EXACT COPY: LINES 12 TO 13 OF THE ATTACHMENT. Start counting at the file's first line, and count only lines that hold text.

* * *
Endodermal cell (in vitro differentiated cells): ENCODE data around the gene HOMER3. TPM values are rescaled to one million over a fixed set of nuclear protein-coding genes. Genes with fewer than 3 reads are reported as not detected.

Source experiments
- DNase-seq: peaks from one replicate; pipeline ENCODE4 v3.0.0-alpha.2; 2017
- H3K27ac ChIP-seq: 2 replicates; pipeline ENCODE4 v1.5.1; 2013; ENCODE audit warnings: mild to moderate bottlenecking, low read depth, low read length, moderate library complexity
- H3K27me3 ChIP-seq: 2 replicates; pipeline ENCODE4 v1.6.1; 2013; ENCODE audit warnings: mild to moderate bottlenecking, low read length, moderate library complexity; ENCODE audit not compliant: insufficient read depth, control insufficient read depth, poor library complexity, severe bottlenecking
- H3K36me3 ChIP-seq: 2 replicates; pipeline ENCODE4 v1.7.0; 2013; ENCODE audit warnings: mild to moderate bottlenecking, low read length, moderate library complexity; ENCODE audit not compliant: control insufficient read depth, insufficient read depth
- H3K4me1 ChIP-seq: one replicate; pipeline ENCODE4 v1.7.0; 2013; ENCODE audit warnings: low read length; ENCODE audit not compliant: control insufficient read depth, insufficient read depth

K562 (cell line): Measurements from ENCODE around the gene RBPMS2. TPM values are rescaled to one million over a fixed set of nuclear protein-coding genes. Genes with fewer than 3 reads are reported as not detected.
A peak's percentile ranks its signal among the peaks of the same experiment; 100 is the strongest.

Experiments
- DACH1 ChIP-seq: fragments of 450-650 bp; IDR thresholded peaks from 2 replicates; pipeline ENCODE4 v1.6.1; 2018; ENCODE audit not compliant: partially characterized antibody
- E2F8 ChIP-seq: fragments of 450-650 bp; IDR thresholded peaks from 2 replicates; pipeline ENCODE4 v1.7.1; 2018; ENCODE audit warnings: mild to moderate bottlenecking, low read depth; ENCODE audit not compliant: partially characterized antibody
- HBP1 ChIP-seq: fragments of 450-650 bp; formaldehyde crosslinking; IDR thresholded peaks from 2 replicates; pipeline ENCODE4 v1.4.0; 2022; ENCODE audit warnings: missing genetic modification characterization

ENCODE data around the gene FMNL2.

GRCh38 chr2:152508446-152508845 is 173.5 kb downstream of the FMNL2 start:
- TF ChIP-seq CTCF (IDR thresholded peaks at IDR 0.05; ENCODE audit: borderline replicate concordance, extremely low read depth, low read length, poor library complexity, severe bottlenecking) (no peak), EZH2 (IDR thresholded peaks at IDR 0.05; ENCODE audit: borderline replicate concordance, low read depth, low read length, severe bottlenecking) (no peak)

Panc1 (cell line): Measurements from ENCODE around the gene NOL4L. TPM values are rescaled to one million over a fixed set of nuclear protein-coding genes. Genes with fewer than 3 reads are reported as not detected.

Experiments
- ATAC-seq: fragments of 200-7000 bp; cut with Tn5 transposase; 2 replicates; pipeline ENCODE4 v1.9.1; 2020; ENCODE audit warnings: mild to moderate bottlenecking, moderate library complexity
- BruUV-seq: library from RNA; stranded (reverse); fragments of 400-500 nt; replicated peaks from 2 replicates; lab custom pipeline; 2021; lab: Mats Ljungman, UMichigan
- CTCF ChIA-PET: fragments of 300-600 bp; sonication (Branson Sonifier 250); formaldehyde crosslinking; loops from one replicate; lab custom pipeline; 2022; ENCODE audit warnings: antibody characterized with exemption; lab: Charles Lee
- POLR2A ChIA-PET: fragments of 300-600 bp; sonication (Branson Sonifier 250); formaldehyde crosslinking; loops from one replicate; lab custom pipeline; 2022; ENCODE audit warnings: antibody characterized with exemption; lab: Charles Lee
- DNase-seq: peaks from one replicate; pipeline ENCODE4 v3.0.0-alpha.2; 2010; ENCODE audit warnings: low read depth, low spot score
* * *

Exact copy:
- E2F8 ChIP-seq: fragments of 450-650 bp; IDR thresholded peaks from 2 replicates; pipeline ENCODE4 v1.7.1; 2018; ENCODE audit warnings: mild to moderate bottlenecking, low read depth; ENCODE audit not compliant: partially characterized antibody
- HBP1 ChIP-seq: fragments of 450-650 bp; formaldehyde crosslinking; IDR thresholded peaks from 2 replicates; pipeline ENCODE4 v1.4.0; 2022; ENCODE audit warnings: missing genetic modification characterization